3. Anthony, as others already asked publicly a couple of times:

    Why didn't you fork the project, find a cool new name, register a domain, start a new mailing list, build a new infrastructure and start organizing a new community?

    The above option would have been a completely valid response given all your grievances.
    The fact that you didn't do the above suggests that you had other reasons beside the ones you publicly list. So, what's the real reason for not doing the above?

  4. My two cents.
    As far as I've seen, forking just splits communities, which in that case would have been a shame, since the main purpose was to stop the constant bullying and irtrationality of the previous administrator. Go your new path, pyjs.

    1. Congratulations, that's the correct reasoning! The community wasn't that huge, splitting it up with a fork would have been counterproductive. I wouldn't have joined a new project, just because of Luke strong leadership role that gave comfort, and so probably wouldn't have others. What we want is a vibrant community - as with Luke who did a great job in communicating on the list, offering support, explaining the same things over and over again -, really a community *with* Luke, because he's precious as a communcator and developer, and he's obviously got personal, business related interest in pushing Pyj(ama)s forward---our common goal is pushing Python powered web development further.

      What lacked with the old setting was room for diversity, room for fair discussion, ways to find agreements, allow for changes that are potentially backed by great parts of the audience. It's good to have a strong leader, but - think twice - we're in the 21st century, we must allow for equal opportunities and - oh yeah, this hurts! - fight for democracy.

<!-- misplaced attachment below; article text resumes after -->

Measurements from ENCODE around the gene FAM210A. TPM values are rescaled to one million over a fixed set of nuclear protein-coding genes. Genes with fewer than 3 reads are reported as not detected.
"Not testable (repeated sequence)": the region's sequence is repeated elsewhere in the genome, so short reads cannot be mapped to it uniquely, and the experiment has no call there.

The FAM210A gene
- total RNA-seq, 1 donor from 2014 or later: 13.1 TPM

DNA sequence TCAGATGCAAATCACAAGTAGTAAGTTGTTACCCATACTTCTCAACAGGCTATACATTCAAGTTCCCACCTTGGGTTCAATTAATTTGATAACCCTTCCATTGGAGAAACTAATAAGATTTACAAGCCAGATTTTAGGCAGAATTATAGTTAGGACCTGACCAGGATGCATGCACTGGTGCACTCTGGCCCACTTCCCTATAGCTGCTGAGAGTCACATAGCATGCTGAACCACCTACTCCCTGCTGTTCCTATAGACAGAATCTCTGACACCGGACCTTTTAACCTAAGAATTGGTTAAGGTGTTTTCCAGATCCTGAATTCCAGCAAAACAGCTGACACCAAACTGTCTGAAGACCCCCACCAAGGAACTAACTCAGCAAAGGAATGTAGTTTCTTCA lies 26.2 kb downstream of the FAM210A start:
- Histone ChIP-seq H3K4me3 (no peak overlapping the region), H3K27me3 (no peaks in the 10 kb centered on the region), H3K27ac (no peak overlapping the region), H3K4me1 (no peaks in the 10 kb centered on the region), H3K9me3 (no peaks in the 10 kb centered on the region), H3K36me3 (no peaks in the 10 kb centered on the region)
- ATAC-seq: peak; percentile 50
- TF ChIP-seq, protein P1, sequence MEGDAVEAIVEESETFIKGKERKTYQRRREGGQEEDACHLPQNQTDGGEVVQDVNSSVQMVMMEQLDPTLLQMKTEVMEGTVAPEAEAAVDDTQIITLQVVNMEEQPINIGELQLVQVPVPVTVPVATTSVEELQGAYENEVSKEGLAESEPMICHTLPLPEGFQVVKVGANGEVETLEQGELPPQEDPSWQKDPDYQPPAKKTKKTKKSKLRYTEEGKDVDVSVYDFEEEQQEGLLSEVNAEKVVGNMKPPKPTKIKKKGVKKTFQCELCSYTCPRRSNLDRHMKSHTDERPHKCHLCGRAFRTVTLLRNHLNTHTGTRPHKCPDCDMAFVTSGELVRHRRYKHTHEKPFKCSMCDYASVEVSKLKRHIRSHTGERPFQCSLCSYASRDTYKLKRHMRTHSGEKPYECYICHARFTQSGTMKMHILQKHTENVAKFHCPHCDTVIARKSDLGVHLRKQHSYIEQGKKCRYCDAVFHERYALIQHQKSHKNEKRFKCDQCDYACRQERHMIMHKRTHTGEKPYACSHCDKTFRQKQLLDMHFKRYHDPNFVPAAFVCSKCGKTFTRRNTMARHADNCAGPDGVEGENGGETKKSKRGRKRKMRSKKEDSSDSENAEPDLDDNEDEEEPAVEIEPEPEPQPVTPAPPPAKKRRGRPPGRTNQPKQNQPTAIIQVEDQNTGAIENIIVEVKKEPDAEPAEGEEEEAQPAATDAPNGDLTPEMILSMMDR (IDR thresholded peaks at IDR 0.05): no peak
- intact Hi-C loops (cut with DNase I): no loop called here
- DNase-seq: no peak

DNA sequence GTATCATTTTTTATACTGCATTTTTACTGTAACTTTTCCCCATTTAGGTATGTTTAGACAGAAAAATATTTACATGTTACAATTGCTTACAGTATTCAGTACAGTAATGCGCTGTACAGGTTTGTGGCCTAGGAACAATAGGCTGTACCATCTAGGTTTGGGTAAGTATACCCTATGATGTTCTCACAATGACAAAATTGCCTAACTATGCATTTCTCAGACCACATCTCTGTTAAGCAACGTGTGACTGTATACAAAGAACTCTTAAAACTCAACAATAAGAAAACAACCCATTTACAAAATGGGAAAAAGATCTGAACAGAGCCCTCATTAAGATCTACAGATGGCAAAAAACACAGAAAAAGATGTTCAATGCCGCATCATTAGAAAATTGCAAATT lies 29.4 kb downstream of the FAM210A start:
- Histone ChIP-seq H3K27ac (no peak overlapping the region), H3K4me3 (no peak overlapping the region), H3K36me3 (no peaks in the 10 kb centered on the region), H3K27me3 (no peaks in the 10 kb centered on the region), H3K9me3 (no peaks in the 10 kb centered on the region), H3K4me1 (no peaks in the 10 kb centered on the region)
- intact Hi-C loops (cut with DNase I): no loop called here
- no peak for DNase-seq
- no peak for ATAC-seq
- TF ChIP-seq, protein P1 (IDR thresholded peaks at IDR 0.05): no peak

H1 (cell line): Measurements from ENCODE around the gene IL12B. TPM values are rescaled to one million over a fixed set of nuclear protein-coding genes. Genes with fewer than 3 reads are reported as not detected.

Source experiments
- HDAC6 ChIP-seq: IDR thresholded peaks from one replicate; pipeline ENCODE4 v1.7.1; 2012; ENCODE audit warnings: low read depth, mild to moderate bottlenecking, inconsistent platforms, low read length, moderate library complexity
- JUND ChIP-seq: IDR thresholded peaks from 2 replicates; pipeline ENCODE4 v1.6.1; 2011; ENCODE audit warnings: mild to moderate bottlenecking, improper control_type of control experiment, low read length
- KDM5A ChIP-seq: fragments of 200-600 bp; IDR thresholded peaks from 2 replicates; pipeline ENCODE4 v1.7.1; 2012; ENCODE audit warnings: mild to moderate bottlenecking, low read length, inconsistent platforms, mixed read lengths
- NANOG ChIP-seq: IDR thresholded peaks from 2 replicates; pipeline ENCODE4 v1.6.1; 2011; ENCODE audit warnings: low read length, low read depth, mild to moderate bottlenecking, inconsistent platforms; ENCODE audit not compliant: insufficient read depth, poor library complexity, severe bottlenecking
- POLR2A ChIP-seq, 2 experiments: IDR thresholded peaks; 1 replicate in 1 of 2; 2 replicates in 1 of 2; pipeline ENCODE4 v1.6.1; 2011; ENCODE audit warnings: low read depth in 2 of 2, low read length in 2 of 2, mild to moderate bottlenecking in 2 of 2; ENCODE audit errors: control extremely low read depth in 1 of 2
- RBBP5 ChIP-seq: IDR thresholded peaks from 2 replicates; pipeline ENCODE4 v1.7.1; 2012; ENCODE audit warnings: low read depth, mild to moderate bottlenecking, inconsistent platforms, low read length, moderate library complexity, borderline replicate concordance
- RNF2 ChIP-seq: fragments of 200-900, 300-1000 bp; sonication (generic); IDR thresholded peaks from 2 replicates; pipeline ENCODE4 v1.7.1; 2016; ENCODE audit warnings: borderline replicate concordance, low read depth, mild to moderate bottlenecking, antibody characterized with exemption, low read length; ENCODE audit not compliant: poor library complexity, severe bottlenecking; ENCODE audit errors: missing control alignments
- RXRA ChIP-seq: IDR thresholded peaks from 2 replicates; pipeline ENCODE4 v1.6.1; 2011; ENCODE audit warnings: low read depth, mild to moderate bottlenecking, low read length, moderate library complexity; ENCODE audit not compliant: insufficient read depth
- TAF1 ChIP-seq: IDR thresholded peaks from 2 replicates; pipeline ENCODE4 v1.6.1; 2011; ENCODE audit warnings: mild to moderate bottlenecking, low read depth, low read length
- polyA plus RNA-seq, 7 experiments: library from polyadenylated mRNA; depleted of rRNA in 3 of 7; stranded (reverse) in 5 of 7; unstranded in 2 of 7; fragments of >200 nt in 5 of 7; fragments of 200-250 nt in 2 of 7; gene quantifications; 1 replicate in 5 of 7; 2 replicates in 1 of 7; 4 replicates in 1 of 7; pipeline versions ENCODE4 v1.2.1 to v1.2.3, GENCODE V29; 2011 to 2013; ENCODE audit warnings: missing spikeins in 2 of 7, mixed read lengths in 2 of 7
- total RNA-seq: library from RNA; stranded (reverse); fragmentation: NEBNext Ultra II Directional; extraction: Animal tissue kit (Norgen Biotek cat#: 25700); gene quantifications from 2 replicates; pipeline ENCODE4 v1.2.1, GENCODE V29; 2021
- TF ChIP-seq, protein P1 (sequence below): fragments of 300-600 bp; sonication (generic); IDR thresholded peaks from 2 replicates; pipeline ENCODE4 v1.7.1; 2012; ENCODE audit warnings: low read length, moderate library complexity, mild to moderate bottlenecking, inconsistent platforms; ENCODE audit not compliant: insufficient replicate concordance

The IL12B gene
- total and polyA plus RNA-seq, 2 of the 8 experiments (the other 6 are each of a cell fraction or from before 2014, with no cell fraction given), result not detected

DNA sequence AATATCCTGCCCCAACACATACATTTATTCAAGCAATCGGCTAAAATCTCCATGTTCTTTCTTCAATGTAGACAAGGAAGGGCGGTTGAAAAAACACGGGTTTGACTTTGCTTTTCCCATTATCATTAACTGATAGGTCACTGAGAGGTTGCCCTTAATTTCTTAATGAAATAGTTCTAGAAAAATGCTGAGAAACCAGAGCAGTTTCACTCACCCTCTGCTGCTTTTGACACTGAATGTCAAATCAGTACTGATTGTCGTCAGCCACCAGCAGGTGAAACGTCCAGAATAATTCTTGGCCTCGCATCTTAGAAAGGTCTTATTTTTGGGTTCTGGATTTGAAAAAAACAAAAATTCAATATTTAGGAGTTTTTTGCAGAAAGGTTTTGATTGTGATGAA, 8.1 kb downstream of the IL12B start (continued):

5. The new site makes no mention of new leadership, but mentions Luke many times over, which seems...fishy.

    Forking does not split communities like you might think. Open source has grown leaps and bounds with forks, sometimes the forks re-merge (XFree86, XOrg). Sometimes the forked project manages to grow while the original project dies in a dark corner (from a personal open source project I co-authored that was a fork of the, now defunct, original. The new project has found itself into many Linux distributions by default, while the original is in only one project that is slowly rotting itself.

    If there was strife between the community and its leader, then I don't see how the communities would split,and if it did, from the sounds of things here, the majority would have moved to the new fork.

    Sadly, what was done here is beyond belief. It's very childish, probably illegal (as the article and others have stated), and is completely contradictory to successful open source projects.

    But, is it rare? Somewhat, it happens; it happened to BusyBox. The reason I've seen it happen? A project lead/creator leaves and lets someone else take over, but only as development lead, not as project owner. At any time that project owner can give lead to another (which sounds possible in this situation).